What can you tell about the Five Moons RPG? What are the best things about it?
It’s easy to read. It’s easy to learn. It’s easy to play. Caster characters don’t dominate gameplay compared to martial characters. The game encourages you to roleplay. It rewards social interaction and teamwork instead of just number-crunching your character to deal the most damage.
I've read your blog posts related to Five Moons, and one of my favorites is the article about the stone giant stat block. In a number of ways, it looks different from both Pathfinder RPG stat blocks and the various versions of D&D stat blocks. What are main design principles behind the new format? What are the intended effects on how the game is played?
The main purpose of a stat block is to convey information to the GM in a way that’s easy and fast to use. A lot of my work as a webmaster and developer was about making it easier for the reader to find information, and I’ve applied my experience to monster stat blocks.
The Five Moons RPG stat block cuts out redundant information so there’s less on the page to distract you from what you’re looking for. For example, a 3E D&D/PF stone giant has the Iron Will feat; its stat block includes the +2 to Will saves from that feat, and lists “Iron Will” in the monster’s feats… but in the middle of combat, you don’t need to know it has Iron Will, you just need to know it’s Will save bonus, so the Five Moons RPG stone giant stat block doesn’t list Iron Will, which means there are two fewer words cluttering up the page. That doesn’t seem like much, but most stat blocks have a lot of redundant information, whether it’s Weapon Focus, Improved Initiative, or listing the Perception bonus at the top of the stat block and in the Skills line.
For some D&D/PF monsters, it’s a designer’s judgment call whether a particular ability is listed in the stat block under Aura, Defensive Abilities, Special Attacks, or SQ, so the GM has to look over the entire stat block to make sure all of the monster’s appropriate abilities are being used. With a Five Moons RPG stat block, it is divided into sections based on whether it is the giant’s turn or not the giant’s turn; that allows the GM to home in on exactly what the giant’s options are. For example, when it’s the giant’s turn to attack, you usually don’t need to know its AC when it is attacking, so AC isn’t listed in the “My Turn” section. Likewise, when it’s not the giant’s turn, it can’t move or make attacks, so its Speed, Melee, and Ranged information isn’t listed in the “Not My Turn” section.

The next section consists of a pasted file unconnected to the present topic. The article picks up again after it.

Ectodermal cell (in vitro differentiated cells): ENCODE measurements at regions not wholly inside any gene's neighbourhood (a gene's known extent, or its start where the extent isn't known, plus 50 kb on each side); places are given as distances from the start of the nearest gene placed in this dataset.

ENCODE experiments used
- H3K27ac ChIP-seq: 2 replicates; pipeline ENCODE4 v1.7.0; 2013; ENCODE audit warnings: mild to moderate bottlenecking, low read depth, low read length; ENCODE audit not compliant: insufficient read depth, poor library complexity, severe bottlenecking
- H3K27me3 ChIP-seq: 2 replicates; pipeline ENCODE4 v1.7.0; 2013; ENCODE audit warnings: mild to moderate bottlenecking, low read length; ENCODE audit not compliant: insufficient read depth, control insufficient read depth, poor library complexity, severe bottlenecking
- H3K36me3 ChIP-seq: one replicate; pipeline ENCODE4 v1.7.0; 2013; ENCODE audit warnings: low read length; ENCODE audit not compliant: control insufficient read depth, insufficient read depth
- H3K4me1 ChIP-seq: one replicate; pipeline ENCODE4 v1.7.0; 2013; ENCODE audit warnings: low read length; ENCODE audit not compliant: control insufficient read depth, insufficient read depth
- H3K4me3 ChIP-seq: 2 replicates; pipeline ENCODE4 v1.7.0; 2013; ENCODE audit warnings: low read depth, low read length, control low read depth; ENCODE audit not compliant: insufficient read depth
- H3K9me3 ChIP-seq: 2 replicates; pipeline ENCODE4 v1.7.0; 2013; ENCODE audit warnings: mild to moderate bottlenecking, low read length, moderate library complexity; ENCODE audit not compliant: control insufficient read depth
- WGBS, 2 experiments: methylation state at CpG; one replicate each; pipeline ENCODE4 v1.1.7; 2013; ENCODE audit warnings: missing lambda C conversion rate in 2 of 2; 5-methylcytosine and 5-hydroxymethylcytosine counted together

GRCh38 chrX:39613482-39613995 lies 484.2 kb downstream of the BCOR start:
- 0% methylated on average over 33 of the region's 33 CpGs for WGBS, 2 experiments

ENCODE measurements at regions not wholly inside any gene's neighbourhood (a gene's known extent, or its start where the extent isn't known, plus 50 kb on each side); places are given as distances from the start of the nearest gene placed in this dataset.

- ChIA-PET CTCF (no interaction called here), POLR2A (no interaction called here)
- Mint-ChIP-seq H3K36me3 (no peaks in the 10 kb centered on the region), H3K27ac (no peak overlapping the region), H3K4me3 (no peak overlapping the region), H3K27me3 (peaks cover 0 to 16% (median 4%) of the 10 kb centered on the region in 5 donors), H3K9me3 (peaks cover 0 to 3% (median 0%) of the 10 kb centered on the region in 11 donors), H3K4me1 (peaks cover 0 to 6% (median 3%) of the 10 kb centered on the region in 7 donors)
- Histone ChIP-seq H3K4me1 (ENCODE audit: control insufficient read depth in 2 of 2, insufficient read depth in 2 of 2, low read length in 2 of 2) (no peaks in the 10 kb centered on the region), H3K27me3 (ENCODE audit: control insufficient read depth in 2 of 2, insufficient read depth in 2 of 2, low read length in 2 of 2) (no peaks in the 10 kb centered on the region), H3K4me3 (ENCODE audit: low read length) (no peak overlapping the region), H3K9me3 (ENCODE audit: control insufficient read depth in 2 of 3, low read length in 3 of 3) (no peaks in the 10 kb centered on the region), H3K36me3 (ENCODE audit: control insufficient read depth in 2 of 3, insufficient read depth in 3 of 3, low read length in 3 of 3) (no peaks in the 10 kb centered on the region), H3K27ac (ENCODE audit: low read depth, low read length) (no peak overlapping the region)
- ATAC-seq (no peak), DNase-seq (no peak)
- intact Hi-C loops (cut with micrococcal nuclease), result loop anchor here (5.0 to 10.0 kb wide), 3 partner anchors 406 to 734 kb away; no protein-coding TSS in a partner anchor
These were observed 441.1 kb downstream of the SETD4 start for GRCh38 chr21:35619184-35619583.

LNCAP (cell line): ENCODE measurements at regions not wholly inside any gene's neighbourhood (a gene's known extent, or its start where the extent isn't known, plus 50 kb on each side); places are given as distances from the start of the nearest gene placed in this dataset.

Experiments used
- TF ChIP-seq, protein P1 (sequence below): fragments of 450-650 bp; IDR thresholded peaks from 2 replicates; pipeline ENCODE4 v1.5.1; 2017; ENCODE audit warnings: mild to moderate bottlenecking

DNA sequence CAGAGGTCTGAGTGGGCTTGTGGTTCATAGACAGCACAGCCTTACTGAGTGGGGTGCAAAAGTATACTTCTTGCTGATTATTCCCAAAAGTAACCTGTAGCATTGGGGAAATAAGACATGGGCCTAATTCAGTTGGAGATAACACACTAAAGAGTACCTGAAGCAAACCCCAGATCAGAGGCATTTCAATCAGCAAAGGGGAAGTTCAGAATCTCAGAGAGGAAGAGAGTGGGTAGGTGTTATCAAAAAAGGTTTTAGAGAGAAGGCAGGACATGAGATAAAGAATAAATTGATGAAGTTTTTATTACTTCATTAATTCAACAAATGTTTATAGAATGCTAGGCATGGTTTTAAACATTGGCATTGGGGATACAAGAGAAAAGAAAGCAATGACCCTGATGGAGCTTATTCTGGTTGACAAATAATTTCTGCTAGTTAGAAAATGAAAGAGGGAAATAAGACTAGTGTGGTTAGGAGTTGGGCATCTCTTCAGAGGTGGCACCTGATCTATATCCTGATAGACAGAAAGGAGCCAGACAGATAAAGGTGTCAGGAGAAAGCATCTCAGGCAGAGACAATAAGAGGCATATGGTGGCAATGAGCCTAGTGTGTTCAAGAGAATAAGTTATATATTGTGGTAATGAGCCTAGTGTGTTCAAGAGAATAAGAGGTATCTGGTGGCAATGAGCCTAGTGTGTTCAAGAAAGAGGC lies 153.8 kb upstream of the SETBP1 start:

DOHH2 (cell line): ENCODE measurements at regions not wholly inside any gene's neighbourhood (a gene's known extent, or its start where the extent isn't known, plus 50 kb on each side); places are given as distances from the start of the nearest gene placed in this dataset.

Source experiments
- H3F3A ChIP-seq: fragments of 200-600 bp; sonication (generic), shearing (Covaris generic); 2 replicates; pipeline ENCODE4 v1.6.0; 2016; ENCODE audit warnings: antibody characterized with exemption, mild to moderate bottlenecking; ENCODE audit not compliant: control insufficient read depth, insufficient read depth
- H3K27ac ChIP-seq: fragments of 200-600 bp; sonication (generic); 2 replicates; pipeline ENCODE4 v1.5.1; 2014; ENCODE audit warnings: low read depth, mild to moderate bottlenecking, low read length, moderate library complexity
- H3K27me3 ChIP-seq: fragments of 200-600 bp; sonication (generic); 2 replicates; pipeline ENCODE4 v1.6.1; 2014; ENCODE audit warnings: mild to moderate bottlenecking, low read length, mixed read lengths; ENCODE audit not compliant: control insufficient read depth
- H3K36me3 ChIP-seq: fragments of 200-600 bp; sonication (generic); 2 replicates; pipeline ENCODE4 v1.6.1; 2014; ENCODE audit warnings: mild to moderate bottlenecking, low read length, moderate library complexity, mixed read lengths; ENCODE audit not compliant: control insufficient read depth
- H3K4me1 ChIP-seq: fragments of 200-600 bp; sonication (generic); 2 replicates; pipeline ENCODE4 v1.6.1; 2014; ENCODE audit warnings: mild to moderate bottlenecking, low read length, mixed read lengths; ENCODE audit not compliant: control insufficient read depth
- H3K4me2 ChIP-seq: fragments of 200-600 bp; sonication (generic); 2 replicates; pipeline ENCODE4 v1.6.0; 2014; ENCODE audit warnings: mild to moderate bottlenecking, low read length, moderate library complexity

All sections are alphabetized by the first letter, instead of whatever way made the most sense to the designer who created the original stat block. We’re trained at an early age to use the alphabet to organize things, and following an alphabetical organization is the easiest way for a person to find individual items within a list.
Is there anything else you would like to tell about the Five Moons Kickstarter?
If you’re looking for a game that is easy to plan and run (like old-school D&D), but still offers a lot of customizability for your character (like Pathfinder), you should give my game a look. In particular, if you enjoyed playing through the Beginner Box and you’re looking for a similar experience that also allows you to advance to higher levels, you definitely should check out Five Moons RPG.
What advice would you give to someone interested in running a Kickstarter?
Read Kicking It: Successful Crowdfunding by Monte Cook and Shanna Germain (http://rpg.drivethrustuff.
Build your kickstarter and—before it goes live—share it with people you trust. Listen to their feedback and make adjustments to your kickstarter. They’ll spot things you overlooked and suggest great ideas you never would have thought of. It helps if you know people like Monte, Shanna, or Bryan Stiltz of Reaper Miniatures (another veteran of hugely-successful crowdfunding).
Join a discussion group with kickstarter veterans, such as Kickstarter Best Practices and Lessons Learned, which is on Facebook. Some people in that group have run many super-successful kickstarters, and they’re very good at giving helpful advice.
Before you run a kickstarter for a big project, create a kickstarter for a small project, just to get the feel of how it works. When that’s over, dust yourself off and take what you learned to make your big project’s campaign even better.